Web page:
Dropbox is continuing its push to become everyone's preferred storage solution with a bunch of new integrations. The company has launched Dropbox Extensions - an evolution of its collaboration platform that adds a suite of new capabilities for editing and managing files sorted on the cloud-synching platform.
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The cloud offers lots of benefits for consumers as we all as for small business. But, as a consumer, how do you know what cloud services to use and what they're all for? Here's our dive into the world of personal cloud services.
The subject of file backups and online storage came up the other day at a Lifehacker staff meeting, and resident door-holder Nick Douglas chimed in that his solution for backing up his laptop was easy: He never keeps any important files on it. Everything — and he means everything — lives in the cloud.
There are a lot of services you can use to host your files in the cloud. Dropbox is one solid option, even though it doesn’t give you a lot of storage to play with if you aren’t paying its monthly fee. Still, it’s an incredibly convenient way to access a shared pool of files across your computers and devices.
Even if it’s reached “household name” status for software, here’s a guide to getting the most out of this great storage solution.
Dropbox is facing some stiff competition as they move from purely being a storage infrastructure provider to a business that brings essential cloud storage infrastructure to companies. But they continue to boost the storage they are bringing. Customers on Dropbox's Professional and Business Standard tiers will be getting an extra terabyte of space for no additional fees from today.
All browsers: Google and Dropbox are now collaborating on a brand-new "Dropbox add-on for Gmail", which will make it easy to share the contents of your Dropbox directly within Gmail. If you're going the other way, it's also a lot easier to dump files directly into your Dropbox, saving you the step of having to pull up your Downloads folder and manually drag the file over yourself.
Electronic communication can still create a paper trail, as former Trump campaign chairman Paul Manafort learned recently when his bail was revoked for alleged witness tampering while he was on house arrest awaiting two trials.
There's nothing inherently wrong with Dropbox, Google Drive, or whatever popular service you use to back files up to the cloud and keep them synchronised between your multiple desktops and laptops. However, data privacy is becoming a bigger deal and we wouldn't question you if you're ready to make the leap away from these kinds of services.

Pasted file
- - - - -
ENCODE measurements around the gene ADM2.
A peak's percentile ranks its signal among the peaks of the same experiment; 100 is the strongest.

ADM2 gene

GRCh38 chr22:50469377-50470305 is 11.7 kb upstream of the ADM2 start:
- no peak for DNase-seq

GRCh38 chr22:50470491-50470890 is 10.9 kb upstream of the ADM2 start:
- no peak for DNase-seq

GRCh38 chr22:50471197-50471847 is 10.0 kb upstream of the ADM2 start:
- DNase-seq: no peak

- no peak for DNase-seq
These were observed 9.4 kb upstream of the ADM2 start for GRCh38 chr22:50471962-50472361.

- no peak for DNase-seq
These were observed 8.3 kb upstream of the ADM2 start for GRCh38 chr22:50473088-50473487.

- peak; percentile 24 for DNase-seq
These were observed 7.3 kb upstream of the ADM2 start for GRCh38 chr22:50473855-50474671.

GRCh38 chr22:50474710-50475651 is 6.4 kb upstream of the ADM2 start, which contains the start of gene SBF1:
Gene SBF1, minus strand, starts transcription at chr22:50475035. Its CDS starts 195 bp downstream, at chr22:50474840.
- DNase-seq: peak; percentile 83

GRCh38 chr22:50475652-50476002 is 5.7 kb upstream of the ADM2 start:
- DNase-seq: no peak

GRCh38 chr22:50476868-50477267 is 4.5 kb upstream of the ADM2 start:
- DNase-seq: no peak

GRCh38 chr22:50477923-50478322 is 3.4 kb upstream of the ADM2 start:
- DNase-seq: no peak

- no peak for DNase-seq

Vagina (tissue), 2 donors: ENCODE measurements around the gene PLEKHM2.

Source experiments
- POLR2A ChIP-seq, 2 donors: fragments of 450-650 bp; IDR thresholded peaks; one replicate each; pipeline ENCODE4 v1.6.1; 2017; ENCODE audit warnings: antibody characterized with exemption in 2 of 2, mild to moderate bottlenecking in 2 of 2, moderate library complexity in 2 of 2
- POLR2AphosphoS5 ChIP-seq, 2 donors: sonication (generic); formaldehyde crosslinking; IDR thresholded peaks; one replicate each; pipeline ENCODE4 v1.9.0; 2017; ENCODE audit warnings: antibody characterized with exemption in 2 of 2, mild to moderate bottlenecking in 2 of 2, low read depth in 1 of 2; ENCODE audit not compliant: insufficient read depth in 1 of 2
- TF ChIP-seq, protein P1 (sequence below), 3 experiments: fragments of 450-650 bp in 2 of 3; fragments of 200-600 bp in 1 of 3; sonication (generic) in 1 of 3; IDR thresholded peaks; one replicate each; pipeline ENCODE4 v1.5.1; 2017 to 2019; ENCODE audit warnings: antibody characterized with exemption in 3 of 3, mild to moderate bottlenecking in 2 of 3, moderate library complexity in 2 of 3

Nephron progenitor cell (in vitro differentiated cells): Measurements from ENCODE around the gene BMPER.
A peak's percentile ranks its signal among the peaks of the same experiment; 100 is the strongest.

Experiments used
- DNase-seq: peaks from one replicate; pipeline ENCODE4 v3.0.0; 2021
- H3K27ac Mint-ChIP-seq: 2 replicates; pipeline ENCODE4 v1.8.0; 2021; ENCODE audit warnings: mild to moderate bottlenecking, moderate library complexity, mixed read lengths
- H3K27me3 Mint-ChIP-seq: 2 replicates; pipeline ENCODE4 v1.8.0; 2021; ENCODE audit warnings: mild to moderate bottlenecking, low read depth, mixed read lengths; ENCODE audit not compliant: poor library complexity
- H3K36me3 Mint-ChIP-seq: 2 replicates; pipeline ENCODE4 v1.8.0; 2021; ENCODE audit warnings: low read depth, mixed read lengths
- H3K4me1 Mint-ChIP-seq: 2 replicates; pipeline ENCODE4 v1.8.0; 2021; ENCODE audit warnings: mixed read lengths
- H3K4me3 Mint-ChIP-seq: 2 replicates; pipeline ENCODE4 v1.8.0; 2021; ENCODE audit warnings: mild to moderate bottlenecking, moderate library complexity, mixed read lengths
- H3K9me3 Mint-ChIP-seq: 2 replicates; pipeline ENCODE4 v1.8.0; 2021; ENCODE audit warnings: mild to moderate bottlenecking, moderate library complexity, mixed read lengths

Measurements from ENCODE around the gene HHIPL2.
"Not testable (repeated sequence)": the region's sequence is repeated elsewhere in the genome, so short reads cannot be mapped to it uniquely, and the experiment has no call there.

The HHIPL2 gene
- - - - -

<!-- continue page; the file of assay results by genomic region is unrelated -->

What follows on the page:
Dropbox has added a new presentation tool, Dropbox Showcase, to its portfolio as the company best known for file syncing and sharing continues to expand its collaboration toolkit. Showcase is available to all Dropbox Business Advanced and Enterprise teams along with updates to admin controls for managing the deployment of Showcase within businesses and workgroups.
Dropbox was the early mover when it came to a file sync and share service that was able to make it easy for people to save files on one device and have them available, almost instantly, on another device. But since they started, many competitors ahem come along and the core service they offered has become commoditised. That's driven the company to look for new ways to differentiate themselves and to solve different problems. And that's where Dropbox Paper comes in. Paper is about helping teams of people work together.
Dropbox has announced a partnership with Google Cloud that will deliver a bunch of new cross-platform integrations that will bring Gmail, Docs, Sheets, Slides, Hangouts into closer collaboration with their file sync and share platform. And it's not just a corporate feature - the integrations will be made accessible for all Dropbox users.
Every IT admin knows the pain of having unused user accounts lingering around. But when you run a global cloud storage business, unused accounts can be a pain in the butt. For Dropbox, which is preparing to go public and is facing stiff competition from Microsoft, Google, Apple and others, the need to better manage infrastructure costs is particularly acute. In a filing to the US Securities and Exchange Commission, Dropbox has said they've been able to save over US$35M in infrastructure costs. One of the things they did was delete data from inactive users.
This year will, I think, be remembered for many things. But on the technology front, it will be the year that collaboration systems really started to hit their straps. Continuing that trend of improvement and evolution, Dropbox has revamped the iPad experience for their collaboration tool Paper as well as adding Outlook calendar integration and the ability to link events from the Google or Outlook calendars to notes.
Dropbox is continuing its journey away from being simply a file sync service into one that businesses can use for collaboration and more sophisticated information distribution. While their free service remains popular, the company is continuing to push their business creditability with the new Showcase - the centrepiece of Dropbox's new Professional offering. I spoke with Dropbox's Daniel Iversen about the new products and services.